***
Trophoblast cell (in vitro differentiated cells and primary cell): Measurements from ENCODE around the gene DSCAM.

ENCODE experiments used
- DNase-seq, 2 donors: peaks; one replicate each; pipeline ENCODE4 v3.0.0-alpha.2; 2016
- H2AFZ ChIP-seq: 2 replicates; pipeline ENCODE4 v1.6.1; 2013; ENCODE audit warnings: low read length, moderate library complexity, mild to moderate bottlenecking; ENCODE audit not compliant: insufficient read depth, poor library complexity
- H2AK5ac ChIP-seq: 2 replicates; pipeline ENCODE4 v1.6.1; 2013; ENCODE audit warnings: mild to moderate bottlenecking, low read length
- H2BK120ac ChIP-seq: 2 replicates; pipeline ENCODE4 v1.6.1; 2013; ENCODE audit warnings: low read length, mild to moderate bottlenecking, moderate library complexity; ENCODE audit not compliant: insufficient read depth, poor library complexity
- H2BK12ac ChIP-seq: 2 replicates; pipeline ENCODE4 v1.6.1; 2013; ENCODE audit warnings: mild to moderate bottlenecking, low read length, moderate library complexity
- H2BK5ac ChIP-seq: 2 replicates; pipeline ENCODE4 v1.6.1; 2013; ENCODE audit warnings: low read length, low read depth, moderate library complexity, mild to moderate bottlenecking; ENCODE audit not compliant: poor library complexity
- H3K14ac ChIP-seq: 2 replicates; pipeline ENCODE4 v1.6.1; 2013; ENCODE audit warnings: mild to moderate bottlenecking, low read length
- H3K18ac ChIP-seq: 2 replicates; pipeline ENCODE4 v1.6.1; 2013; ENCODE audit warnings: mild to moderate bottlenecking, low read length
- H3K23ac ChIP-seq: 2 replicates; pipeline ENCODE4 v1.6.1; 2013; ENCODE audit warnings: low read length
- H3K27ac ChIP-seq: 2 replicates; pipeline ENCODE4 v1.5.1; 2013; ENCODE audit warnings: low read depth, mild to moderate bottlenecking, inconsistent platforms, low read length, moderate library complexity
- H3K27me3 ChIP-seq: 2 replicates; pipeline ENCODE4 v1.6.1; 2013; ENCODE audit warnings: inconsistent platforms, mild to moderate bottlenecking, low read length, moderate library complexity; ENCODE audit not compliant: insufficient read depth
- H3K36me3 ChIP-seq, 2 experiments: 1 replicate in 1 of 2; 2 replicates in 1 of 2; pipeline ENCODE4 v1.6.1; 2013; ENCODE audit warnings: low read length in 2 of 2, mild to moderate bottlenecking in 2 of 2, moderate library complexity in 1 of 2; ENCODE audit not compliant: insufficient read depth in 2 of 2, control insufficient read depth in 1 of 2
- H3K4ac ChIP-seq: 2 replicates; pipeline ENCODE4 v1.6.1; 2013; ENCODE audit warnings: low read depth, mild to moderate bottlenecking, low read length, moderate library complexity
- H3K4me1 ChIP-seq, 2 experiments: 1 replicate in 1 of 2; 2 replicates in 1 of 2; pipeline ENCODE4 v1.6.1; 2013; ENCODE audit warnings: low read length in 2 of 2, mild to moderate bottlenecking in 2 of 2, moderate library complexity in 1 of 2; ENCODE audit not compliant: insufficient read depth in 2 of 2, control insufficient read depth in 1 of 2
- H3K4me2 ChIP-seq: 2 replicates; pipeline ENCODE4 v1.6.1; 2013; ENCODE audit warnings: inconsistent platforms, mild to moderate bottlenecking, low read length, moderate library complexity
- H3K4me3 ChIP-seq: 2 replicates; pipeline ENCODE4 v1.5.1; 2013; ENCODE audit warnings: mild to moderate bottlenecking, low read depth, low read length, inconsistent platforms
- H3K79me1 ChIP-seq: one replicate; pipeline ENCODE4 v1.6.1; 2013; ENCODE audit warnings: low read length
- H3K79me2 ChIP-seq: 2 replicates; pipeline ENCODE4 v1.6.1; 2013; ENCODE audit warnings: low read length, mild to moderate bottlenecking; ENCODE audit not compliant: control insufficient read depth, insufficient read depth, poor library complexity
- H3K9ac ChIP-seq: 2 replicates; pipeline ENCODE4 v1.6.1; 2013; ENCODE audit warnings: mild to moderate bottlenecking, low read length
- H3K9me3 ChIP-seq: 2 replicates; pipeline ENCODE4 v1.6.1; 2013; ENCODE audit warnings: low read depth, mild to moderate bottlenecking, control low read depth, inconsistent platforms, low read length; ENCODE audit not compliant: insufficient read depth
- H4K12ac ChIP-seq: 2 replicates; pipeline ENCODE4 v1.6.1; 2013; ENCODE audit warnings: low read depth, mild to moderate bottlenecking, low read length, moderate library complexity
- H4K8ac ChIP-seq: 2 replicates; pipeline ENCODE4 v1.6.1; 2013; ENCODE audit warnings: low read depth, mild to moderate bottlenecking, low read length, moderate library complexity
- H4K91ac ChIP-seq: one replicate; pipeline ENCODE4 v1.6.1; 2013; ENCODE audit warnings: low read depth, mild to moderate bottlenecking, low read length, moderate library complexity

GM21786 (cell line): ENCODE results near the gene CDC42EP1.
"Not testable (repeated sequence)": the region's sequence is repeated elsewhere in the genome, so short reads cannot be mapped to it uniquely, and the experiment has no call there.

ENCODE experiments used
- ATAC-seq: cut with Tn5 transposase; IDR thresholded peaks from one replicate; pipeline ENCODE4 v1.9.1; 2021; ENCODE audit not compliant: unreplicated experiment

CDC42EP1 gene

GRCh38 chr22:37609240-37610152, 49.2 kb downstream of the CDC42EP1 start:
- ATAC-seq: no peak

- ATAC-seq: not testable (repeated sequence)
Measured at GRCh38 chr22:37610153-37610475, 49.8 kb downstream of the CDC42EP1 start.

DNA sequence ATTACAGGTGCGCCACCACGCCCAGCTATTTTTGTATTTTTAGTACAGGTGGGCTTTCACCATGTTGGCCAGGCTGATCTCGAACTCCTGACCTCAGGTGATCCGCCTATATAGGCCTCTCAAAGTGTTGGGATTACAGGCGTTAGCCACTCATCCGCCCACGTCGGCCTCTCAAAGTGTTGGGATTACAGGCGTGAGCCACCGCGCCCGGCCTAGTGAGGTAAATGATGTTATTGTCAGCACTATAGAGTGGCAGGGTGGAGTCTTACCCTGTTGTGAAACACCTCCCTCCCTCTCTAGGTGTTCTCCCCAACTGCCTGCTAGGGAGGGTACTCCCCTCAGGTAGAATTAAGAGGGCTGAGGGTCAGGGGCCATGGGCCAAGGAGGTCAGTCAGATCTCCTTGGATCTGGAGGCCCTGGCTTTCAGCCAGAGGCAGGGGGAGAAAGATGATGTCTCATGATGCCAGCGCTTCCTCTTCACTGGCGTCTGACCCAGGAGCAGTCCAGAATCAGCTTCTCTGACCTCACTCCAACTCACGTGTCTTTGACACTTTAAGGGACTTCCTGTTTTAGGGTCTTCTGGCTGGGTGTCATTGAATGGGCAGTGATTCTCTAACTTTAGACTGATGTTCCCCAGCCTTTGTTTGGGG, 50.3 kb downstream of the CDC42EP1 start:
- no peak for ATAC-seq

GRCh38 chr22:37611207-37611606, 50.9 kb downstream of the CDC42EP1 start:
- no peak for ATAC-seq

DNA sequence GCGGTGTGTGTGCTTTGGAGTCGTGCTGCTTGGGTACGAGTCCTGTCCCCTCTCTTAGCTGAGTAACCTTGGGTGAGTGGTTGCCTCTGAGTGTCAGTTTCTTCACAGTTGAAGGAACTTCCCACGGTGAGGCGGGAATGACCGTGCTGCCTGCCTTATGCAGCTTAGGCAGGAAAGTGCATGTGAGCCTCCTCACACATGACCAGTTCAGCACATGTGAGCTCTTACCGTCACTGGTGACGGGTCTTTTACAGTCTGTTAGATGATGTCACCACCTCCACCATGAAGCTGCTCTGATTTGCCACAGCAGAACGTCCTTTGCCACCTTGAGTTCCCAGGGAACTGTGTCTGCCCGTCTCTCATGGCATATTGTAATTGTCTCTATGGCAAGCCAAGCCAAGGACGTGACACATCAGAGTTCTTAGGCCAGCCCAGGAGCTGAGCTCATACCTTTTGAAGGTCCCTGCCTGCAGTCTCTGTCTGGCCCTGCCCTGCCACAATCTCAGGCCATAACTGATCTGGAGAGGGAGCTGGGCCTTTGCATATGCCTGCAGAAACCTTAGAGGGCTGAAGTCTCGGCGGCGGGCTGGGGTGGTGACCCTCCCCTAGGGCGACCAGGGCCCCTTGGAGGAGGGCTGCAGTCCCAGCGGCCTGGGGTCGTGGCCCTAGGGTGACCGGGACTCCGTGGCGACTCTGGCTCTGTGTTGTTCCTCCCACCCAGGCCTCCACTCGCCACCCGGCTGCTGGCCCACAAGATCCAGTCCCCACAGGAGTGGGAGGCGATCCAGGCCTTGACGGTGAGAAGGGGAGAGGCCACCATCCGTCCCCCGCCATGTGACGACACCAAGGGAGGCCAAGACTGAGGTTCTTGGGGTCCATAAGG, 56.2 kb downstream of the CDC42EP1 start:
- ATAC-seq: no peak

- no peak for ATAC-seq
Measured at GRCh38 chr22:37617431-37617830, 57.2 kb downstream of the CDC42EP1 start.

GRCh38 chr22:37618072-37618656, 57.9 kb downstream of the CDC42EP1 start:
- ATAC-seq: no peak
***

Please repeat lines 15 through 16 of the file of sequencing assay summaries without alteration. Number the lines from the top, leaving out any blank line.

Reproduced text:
- H3K4ac ChIP-seq: 2 replicates; pipeline ENCODE4 v1.6.1; 2013; ENCODE audit warnings: low read depth, mild to moderate bottlenecking, low read length, moderate library complexity
- H3K4me1 ChIP-seq, 2 experiments: 1 replicate in 1 of 2; 2 replicates in 1 of 2; pipeline ENCODE4 v1.6.1; 2013; ENCODE audit warnings: low read length in 2 of 2, mild to moderate bottlenecking in 2 of 2, moderate library complexity in 1 of 2; ENCODE audit not compliant: insufficient read depth in 2 of 2, control insufficient read depth in 1 of 2